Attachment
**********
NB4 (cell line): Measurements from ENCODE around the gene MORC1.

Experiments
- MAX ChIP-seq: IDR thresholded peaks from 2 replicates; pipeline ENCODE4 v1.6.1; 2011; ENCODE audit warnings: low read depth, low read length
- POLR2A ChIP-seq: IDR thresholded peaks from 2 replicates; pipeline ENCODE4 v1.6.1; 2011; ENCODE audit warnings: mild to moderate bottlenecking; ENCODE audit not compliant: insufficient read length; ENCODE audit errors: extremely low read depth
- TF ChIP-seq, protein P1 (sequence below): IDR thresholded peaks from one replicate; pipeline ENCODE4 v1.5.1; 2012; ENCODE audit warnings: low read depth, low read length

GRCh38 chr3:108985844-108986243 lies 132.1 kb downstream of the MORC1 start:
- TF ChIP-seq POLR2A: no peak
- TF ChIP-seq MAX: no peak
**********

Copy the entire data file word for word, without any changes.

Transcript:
NB4 (cell line): Measurements from ENCODE around the gene MORC1.

Experiments
- MAX ChIP-seq: IDR thresholded peaks from 2 replicates; pipeline ENCODE4 v1.6.1; 2011; ENCODE audit warnings: low read depth, low read length
- POLR2A ChIP-seq: IDR thresholded peaks from 2 replicates; pipeline ENCODE4 v1.6.1; 2011; ENCODE audit warnings: mild to moderate bottlenecking; ENCODE audit not compliant: insufficient read length; ENCODE audit errors: extremely low read depth
- TF ChIP-seq, protein P1 (sequence below): IDR thresholded peaks from one replicate; pipeline ENCODE4 v1.5.1; 2012; ENCODE audit warnings: low read depth, low read length

GRCh38 chr3:108985844-108986243 lies 132.1 kb downstream of the MORC1 start:
- TF ChIP-seq POLR2A: no peak
- TF ChIP-seq MAX: no peak